Do you need help with runoff, stormwater management, or erosion control? Call iSTORMWATER today at (443) 699-2828 or contact us online to schedule a stormwater management consultation in the DMV area.

When Is a Stormwater Pollution Prevention Plan Required?

When Is a Stormwater Pollution Prevention Plan Required?


The Environmental Protection Agency is highly concerned with preventing pollutants from damaging United States waters, and so it requires facilities to obtain certain permits to operate. A Stormwater Pollution Prevention Plan is a prerequisite to obtaining the needed permits, but it can be a challenge to complete without professional help.

If your company needs an SWPPP in Virginia, Maryland, or Washington, DC, iSTORMWATER is here to guide you through the process. We’ll explain what an SWPPP is and when it’s required. If you need help with an SWPPP for your facility, turn to our team for our expert stormwater services.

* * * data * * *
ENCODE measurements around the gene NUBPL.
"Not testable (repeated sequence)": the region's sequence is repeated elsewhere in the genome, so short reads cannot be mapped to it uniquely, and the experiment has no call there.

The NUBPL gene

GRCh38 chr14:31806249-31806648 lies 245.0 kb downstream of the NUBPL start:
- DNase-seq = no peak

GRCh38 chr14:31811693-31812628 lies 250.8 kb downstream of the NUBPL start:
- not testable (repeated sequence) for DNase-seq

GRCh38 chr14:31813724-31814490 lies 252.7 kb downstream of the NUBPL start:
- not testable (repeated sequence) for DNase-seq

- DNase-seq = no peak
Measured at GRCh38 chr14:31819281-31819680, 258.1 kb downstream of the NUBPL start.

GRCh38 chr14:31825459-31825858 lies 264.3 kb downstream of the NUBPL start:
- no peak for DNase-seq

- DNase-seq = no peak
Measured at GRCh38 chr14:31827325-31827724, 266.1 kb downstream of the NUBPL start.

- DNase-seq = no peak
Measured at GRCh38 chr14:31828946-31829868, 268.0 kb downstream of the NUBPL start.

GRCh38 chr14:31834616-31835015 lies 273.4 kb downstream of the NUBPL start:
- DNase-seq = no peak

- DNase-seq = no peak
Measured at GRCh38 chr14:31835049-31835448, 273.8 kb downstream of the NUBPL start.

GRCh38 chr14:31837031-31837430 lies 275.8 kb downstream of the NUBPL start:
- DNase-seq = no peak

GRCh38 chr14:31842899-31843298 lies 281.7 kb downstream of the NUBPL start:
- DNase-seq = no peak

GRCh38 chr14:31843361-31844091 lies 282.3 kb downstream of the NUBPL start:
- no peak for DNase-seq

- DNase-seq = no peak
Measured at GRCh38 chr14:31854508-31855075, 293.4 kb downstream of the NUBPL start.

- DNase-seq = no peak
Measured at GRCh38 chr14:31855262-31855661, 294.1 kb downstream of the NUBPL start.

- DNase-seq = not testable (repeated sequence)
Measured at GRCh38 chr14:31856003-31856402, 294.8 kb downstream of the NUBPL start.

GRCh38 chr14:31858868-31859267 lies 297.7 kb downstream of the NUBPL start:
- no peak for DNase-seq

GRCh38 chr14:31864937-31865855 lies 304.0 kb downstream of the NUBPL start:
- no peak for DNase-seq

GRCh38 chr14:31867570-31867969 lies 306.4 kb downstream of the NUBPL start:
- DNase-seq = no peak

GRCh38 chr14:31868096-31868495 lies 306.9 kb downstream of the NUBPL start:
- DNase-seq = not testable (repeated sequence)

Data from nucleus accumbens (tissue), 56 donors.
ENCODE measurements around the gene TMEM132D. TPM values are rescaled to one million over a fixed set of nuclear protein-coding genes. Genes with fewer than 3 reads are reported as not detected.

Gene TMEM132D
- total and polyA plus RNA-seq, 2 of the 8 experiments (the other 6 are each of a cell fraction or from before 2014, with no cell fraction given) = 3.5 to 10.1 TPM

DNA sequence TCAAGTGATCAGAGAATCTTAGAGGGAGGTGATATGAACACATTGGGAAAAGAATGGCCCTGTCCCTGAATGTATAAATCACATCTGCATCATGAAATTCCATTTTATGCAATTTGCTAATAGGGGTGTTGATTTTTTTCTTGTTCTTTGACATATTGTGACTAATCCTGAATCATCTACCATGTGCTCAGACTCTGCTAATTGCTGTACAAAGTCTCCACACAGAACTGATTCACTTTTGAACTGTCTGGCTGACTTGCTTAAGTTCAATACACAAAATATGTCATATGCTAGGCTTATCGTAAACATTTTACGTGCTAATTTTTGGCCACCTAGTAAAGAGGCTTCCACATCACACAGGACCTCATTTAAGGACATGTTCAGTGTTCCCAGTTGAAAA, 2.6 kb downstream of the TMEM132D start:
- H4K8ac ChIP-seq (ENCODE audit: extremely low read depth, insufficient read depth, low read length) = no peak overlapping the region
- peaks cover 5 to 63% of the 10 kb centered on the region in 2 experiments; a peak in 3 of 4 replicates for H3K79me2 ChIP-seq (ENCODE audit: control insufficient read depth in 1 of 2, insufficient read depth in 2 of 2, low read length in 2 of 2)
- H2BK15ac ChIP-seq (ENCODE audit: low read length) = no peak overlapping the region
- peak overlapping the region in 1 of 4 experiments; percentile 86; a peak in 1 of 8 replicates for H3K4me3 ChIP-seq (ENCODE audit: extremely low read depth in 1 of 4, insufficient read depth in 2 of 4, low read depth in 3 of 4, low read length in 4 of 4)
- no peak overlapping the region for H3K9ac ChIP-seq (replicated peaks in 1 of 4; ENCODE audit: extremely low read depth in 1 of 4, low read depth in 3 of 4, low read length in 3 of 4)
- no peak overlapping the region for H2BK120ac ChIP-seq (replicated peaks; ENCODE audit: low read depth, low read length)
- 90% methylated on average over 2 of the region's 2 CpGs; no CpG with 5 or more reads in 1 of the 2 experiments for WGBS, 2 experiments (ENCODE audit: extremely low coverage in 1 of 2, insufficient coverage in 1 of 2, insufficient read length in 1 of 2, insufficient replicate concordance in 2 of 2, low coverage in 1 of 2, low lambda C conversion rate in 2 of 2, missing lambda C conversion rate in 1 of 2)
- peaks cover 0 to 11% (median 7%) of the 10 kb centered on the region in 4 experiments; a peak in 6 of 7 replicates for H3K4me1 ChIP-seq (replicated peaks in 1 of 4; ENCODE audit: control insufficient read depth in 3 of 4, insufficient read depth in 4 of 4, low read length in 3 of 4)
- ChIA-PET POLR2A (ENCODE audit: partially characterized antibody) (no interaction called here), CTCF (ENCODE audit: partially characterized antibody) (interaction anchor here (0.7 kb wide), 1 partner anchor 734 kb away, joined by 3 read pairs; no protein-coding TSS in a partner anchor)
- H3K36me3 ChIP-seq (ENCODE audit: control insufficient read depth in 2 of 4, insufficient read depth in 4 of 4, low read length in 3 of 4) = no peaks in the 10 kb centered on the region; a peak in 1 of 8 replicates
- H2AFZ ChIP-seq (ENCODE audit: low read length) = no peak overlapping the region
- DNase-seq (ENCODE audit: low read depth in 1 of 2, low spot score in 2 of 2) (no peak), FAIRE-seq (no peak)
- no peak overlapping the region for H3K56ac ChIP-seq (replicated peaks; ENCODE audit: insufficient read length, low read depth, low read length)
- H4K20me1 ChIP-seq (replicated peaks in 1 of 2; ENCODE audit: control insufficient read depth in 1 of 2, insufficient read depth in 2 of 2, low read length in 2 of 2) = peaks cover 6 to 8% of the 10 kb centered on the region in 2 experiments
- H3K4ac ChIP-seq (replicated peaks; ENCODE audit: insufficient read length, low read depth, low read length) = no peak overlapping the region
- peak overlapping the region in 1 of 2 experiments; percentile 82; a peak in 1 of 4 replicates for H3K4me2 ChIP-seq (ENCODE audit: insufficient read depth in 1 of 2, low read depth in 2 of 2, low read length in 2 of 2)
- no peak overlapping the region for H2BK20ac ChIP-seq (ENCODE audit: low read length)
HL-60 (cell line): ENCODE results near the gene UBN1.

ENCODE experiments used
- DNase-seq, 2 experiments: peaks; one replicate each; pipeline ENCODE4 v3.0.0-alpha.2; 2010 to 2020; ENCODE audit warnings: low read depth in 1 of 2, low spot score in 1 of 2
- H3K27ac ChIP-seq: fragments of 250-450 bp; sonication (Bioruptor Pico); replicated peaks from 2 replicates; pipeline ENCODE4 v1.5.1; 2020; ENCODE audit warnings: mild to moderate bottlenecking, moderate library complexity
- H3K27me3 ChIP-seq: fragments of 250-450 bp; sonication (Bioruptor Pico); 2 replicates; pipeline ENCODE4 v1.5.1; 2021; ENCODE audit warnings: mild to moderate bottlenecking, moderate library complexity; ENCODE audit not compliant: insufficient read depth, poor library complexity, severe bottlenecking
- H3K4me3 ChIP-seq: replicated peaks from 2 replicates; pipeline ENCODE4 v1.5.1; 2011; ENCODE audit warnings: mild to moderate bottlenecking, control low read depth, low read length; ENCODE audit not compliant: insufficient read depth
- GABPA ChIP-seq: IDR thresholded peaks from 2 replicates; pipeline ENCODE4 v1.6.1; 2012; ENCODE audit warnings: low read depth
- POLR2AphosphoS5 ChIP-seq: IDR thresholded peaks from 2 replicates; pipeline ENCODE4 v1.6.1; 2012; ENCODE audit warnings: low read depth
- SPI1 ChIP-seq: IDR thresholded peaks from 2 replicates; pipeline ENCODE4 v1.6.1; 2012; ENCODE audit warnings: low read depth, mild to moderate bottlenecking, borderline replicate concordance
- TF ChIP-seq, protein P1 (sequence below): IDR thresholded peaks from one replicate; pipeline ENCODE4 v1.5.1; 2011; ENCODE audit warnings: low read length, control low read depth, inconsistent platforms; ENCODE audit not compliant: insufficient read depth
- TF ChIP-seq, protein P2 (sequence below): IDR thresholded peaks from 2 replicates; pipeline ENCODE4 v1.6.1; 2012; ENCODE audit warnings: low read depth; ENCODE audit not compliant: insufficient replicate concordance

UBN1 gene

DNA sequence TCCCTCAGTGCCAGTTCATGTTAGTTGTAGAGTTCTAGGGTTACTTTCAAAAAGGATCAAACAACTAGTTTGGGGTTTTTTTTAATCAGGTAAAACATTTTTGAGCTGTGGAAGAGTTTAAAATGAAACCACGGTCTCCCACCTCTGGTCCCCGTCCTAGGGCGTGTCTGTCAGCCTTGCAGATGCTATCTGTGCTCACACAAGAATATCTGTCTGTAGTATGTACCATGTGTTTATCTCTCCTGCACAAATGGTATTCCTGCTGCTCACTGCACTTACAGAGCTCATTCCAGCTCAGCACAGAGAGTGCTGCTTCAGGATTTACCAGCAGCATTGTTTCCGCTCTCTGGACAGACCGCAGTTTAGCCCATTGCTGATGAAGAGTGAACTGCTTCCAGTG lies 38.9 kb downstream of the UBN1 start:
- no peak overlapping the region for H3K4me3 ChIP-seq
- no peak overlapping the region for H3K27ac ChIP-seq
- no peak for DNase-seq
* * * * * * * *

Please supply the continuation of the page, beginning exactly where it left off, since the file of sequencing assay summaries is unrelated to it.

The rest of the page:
Call us today at (443) 699-2828 or contact us online to tell us about your stormwater needs.

What Is a Stormwater Pollution Prevention Plan?

An SWPPP provides a closer look at what proactive measures your facility is taking to prevent pollution of nearby waterways. There are seven components to an SWPPP:

  1. Site descriptions detailed enough to provide outside responders the information needed to assist in the event of an emergency, including locations of all receiving waters, stormwater conveyances, monitoring points, and more.
  2. Contact information of the facility’s pollution prevention team.
  3. List of all activities that may cause pollution and areas where leaks or spills may happen, including outdoor storage, vehicles and equipment, and more.
  4. Control measures, schedules, and specific procedures that produce pollution.
  5. Spill response plans in case of an emergency.
  6. Breakdown of schedules and procedures for inspections and monitoring of facility waters.
  7. Documentation of employee training programs meant to instruct about the SWPPP and their roles in pollution prevention.